Many thanks to today’s compiler and to SL.

  19. DT Post Room error.
    Should be for ‘Junior Telegraph, Beginners’
    Still, revision not a bad thing.
    Thanks Mr. Ron and ShropshireLad, lovely county.

    1. Hi Hrothgar,
      I wonder why you always find it necessary to be so disparaging about a puzzle just because you personally have found it very easy to solve. For one thing, such remarks are likely to prove discouraging to our newer solvers and, for another, a puzzle can be ‘easy’ but still enjoyable.

      1. Odd criticism.
        People invariably post on how difficult they find a puzzle.
        Why should finding one easy be anymore ‘disparaging’ than finding one hard?
        Does that mean we should only post **** for difficulty but not * for difficulty?
        Are we supposed to be neutral?
        Are we supposed to ‘enjoy’ every puzzle?
        News to me.
        Nonsense, read my previous posts.

        1. If it’s any consolation Hrothgar, I’m a ‘newer solver’ and I found your comments amusing and definitely not discouraging. Methinks Jane’s just got it in for you!

        2. What I find disparaging is your quite regular reference to ‘Post Room’ error – should be for Junior Telegraph, Beginners’. Yes, that is pretty much what you ‘always’ say when you have found a puzzle easy.

          No, I don’t object in the least to people posting that a puzzle was * for difficulty, R&W, one pint, short train journey and so forth – I’ve done it myself – but I do object to comments that I feel are impolite to the setter and potentially discouraging to newer solvers.
          If I’m a lone voice here then I apologise but I remember only too well how it felt to be a ‘newbie’ on the BD site.

          1. Nicely put Jane. I don’t think I’ve ever known you ‘have it in for someone’ either….even your favourite person ever in Yorkshire who may have found a ‘still’ for sale. :yes:

          2. Spot on. I always cringe when I see the phrase “Junior Telegraph Beginners”, so condescending and patronizing. Keep it up Jane and Hanni.

            1. Hrothgar says “Should be for ‘Junior Telegraph Beginners’ …

              ,,, others say “Read & Write” – what is the difference?

              1. The latter says “I found it easy”.

                The former says “Everybody should find it easy”

              2. “Read & Write” is a statement of fact, “I read the clue and wrote in the answer”. “Junior Telegraph Beginners” is insulting to anyone who may have not found this easy.
                Apart from that, this particular punchline has been used a number of times and it was not particularly funny the first time. Perhaps BD could set up a blog to provide suggestions for a new punchline??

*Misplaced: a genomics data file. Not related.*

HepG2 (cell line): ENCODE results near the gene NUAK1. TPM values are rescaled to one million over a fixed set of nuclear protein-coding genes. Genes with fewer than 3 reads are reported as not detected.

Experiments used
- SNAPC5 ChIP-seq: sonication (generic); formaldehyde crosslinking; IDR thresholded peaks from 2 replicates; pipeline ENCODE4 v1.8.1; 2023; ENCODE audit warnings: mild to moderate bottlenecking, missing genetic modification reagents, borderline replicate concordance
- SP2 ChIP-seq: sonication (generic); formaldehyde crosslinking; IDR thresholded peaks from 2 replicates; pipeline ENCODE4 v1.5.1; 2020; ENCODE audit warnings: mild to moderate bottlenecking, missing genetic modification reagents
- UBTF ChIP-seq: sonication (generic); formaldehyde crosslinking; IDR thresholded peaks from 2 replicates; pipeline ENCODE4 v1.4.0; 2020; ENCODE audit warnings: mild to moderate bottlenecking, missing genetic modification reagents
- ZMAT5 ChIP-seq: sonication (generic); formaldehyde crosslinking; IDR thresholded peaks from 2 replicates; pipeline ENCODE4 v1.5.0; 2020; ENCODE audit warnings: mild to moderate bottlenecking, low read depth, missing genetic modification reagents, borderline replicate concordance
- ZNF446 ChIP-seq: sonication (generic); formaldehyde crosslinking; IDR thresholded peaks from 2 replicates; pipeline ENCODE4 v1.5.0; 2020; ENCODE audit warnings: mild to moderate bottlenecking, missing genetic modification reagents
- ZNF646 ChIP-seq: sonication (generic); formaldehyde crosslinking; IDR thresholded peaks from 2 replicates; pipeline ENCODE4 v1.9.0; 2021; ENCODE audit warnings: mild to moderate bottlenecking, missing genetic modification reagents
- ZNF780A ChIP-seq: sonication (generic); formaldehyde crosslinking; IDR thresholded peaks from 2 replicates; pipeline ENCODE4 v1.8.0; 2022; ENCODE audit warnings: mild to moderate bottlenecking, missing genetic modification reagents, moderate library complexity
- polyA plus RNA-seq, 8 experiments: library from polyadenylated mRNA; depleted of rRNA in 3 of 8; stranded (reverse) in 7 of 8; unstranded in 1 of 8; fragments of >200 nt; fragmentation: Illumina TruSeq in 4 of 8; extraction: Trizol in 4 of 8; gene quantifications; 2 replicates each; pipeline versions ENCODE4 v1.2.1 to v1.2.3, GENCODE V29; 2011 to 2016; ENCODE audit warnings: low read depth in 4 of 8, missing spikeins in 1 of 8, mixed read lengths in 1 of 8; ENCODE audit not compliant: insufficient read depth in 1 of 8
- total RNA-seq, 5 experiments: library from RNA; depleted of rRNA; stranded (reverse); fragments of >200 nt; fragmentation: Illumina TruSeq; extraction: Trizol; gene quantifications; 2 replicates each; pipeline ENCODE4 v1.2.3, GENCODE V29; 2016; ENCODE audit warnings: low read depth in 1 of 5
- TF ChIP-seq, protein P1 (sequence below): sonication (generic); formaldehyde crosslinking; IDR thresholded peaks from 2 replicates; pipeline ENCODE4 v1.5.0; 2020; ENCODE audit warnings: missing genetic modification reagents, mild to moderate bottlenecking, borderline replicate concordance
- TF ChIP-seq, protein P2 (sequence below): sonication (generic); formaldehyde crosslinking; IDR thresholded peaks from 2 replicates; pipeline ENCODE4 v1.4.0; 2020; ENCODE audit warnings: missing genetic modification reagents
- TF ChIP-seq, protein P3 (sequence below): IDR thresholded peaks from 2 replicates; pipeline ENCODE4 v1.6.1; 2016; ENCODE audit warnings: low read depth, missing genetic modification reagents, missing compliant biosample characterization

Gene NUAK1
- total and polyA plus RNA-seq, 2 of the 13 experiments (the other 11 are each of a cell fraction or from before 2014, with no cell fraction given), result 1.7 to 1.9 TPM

1. That blog is an excellent suggestion. Although it really shouldn’t be necessary, because someone having a facility with language that renders back-pagers effortless should surely be able to do better than simply repeating “Junior Telegraph” over and over. Why aren’t they showing us beginners some of their wit and creativity?

                  1. We do try and inject a bit of humour in our reviews, especially for the ‘back pager’ side of the blog.

        3. I’m a beginner, with less than a hundred completions under my belt, and before I read your post I was feeling good about getting this one with almost no assistance. Thanks for the dose of reality.

            1. The wrong envelope analogy is purposely not rude to the setter.
              It blames the system.
              Thanks for the discussion.
              I shall, as and when I see fit, continue to use this analogy.
              Incidentally, my solving skills are unaffected by posts to this Forum.
              That would not appear to be the case for some.

              1. Hi Hrothgar

                I believe that one of the great things about this blog is – we all have an opinion and that opinion, when posted, is rarely deleted or redacted (solving times excepted).

                The fact is, it generates debate which is brilliant. I do hope it stays that way.

              2. Hrothgar, last week I found a post calling Vancouverbc ‘vain’ very unnecessary. S/he commented that they found a puzzle straightforward. To my mind that was a simple statement of fact. Not meant to demean just on that day how they found a puzzle.

                So I will go from my experience. Sometimes I come across a crossword where the answers go straight in with little thought..sometimes I sit and look and think. “What with a what now? What on earth am I supposed to do with this?” I occasionally think about cutting it out and seeing if I can make a cool paper aeroplane..or an origami swan. I don’t..

                And I know there are solvers here and elsewhere that would not struggle with the above.